Tumor Suppressor Role of Notch3 in Medullary Thyroid Carcinoma (MTC)
The transmembrane receptor Notch3 may act as a tumor suppressor or as an oncogene in human cancers, depending upon the cellular context. To elucidate its role in medullary thyroid cancer (MTC), Jaskula-Sztul and colleagues created a gain-of-function model in a MTC cell line containing a doxycycline-inducible Notch3 intracellular domain and validated the function of Notch3 overexpression by exposure to a novel class I HDAC inhibitor, AB3. The forced expression of Notch3 in MTC altered malignant phenotype by triggering apoptosis and reducing neuroendocrine tumor markers. These studies document the tumor suppressor role of Notch3 in MTC and propose it as a potential therapeutic target.
High-Throughput Drug Screening for Novel Radiosensitizers
Double-strand break (DSB) repair pathways are emerging as a clinically relevant target for cancer therapy. However, previous drug screening campaigns have focused on single target proteins with in vitro assays. In this issue, Goglia and colleagues describe a cell-based, high-throughput small molecule screen for novel DSB repair inhibitors. They utilized a unique assay permitting the simultaneous analysis of two key DSB repair pathways, non-homologous end joining (NHEJ) and homologous recombination (HR). The authors report numerous novel DSB repair inhibitors, many of which were FDA-approved compounds. One of their hits was subsequently translated into a Phase I trial as a glioma radiosensitizer.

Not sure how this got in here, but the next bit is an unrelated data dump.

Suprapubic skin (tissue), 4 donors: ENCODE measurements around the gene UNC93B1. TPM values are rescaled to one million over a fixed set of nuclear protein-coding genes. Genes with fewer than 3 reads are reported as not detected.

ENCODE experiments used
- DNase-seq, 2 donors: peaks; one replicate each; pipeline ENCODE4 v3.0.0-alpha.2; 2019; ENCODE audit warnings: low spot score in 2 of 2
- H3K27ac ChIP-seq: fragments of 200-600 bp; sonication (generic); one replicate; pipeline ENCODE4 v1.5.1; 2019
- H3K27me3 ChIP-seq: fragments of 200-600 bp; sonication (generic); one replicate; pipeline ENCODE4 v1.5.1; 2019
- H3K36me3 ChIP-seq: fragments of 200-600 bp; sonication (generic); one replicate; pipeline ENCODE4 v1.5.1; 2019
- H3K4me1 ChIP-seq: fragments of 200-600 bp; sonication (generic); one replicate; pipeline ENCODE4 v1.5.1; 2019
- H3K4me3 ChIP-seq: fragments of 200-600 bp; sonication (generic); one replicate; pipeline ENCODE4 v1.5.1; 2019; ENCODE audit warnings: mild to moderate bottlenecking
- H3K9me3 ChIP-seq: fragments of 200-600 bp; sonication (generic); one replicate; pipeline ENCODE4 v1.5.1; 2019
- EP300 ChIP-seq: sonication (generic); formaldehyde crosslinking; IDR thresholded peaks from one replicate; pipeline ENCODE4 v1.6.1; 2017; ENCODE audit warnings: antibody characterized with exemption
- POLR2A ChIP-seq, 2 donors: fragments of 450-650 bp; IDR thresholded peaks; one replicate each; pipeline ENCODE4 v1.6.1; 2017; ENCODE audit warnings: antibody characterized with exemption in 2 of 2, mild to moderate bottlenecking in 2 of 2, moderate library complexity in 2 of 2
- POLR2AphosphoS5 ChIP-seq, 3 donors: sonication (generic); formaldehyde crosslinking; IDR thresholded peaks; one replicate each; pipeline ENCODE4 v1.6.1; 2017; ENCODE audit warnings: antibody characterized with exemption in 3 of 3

VEGF-Grab: Engineering of VEGFR1 for More Potent Antiangiogenic Cancer Therapy
Vascular endothelial growth factor (VEGF) is critical for physiologic and pathological angiogenesis, particularly in cancer. To date, several antiangiogenic therapies neutralizing VEGF have been successfully developed for clinical use. Here, Lee and colleagues created a novel glycosylated VEGF decoy receptor, called VEGF-Grab. VEGF-Grab contains VEGFR1 D2-D3 domain, the positively charged patches of which are engineered to reduce the isoelectric point. VEGF-Grab exhibited more potent decoy activity against VEGF-A and placental growth factor (PlGF), and had prolonged pharmacokinetic profiles. These advancements lead to stronger and more durable antiangiogenic and antitumor efficacy, suggesting that VEGF-Grab is a promising therapeutic candidate for antiangiogenic cancer therapy.
Hyaluronan (HA) Accumulation in the Tumor Microenvironment
A complex network of hyaluronan (HA) and proteoglycans in a tumor microenvironment with high levels of HA (HAhigh) forms a physical barrier capable of inhibiting access of therapeutic monoclonal antibodies (mAbs) and immune cells to tumor cells, resulting in a more aggressive tumor phenotype in several solid tumor types. HA depletion by PEGPH20 removes this barrier, which allows increased access of mAb and immune cells to the tumor cell, resulting in efficient ADCC-dependent tumor cell killing. Microscopic live cell imaging shows that a physical barrier in HAhigh tumor cells restricts live human NK cells from accessing the tumor cells.
- ©2015 American Association for Cancer Research.